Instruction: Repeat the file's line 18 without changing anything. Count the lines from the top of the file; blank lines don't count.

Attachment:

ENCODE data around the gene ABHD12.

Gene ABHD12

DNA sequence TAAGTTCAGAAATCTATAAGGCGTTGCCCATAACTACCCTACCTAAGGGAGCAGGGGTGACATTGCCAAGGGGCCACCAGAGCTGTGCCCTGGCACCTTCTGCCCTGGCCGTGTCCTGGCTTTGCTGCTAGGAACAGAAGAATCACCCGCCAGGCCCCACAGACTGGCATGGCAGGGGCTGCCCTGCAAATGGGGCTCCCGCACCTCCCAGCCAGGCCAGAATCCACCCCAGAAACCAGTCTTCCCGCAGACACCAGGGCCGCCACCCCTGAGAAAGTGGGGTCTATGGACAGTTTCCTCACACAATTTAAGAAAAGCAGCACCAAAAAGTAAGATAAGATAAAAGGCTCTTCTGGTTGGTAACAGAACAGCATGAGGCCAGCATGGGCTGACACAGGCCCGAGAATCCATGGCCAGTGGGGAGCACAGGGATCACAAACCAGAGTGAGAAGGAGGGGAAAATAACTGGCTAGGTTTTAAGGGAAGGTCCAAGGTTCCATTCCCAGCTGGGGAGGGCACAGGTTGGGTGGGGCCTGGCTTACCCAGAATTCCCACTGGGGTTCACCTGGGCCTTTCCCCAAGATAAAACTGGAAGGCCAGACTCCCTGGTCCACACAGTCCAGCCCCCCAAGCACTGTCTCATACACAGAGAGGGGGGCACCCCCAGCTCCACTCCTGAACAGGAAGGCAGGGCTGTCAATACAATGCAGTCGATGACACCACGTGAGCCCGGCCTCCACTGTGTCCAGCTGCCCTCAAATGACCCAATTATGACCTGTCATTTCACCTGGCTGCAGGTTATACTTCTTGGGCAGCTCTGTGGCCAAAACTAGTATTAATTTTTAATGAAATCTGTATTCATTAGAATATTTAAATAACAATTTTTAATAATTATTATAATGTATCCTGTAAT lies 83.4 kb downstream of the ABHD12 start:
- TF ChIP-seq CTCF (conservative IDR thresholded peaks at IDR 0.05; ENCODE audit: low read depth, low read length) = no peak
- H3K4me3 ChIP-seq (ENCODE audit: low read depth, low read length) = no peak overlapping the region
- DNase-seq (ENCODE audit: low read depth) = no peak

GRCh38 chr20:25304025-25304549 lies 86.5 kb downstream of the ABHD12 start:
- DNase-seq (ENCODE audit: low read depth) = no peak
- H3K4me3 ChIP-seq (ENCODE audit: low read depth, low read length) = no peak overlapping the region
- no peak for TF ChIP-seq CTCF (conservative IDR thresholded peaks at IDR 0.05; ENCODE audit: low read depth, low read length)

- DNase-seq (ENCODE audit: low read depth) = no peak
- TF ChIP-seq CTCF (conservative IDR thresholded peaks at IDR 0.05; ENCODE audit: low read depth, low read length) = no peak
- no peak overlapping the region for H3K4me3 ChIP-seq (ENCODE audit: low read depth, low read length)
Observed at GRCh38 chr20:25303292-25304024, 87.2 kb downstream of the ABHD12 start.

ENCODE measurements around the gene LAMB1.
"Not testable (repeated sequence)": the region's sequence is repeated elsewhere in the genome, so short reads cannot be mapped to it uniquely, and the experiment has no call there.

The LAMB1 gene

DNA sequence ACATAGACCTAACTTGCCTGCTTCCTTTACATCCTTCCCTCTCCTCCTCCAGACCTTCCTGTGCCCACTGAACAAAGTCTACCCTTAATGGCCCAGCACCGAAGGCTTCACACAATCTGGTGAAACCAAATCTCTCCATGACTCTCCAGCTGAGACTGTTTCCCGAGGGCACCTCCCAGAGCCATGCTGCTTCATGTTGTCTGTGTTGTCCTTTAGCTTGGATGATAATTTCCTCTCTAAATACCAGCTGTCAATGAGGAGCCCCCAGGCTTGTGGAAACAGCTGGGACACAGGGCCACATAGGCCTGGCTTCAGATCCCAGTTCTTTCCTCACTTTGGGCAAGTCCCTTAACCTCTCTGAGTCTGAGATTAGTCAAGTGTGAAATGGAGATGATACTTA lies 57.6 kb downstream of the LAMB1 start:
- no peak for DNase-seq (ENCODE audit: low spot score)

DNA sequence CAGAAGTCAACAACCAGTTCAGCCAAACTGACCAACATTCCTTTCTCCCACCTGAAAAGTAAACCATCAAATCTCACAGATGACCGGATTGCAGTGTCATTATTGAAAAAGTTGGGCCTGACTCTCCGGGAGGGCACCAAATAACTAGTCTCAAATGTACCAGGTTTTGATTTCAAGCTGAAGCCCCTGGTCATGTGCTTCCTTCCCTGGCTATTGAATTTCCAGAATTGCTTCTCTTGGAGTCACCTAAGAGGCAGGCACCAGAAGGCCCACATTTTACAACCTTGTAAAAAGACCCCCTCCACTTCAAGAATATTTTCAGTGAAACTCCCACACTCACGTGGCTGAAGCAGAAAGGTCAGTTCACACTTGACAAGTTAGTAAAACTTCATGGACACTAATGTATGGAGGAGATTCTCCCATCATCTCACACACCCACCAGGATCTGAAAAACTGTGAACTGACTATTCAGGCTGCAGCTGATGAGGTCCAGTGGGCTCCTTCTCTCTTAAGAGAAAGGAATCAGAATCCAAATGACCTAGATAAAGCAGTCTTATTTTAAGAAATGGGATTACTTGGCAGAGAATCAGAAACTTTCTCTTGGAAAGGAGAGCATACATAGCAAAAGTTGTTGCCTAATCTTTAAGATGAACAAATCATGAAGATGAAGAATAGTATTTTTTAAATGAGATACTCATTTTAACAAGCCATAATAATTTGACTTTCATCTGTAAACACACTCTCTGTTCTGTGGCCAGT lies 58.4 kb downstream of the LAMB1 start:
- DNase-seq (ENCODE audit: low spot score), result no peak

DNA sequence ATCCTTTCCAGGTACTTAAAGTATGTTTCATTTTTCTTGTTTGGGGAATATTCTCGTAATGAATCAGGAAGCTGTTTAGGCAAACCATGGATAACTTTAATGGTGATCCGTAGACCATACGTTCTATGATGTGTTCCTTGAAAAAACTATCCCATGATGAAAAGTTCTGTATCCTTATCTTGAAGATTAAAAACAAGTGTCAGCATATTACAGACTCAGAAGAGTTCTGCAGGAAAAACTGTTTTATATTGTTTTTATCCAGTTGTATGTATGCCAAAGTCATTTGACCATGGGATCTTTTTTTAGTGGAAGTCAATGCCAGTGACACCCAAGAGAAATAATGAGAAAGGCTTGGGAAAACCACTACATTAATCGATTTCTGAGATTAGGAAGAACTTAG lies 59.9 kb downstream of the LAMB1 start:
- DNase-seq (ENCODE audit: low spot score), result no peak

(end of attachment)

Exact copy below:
DNA sequence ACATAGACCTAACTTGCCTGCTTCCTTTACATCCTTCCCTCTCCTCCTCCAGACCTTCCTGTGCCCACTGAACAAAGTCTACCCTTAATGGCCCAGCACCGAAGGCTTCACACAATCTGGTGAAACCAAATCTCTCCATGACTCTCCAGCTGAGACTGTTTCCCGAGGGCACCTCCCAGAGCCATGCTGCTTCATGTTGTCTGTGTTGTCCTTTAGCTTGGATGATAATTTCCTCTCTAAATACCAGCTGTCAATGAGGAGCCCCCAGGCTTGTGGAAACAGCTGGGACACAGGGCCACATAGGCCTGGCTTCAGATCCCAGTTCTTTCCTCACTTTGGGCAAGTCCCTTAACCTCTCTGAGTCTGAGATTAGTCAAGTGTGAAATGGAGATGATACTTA lies 57.6 kb downstream of the LAMB1 start: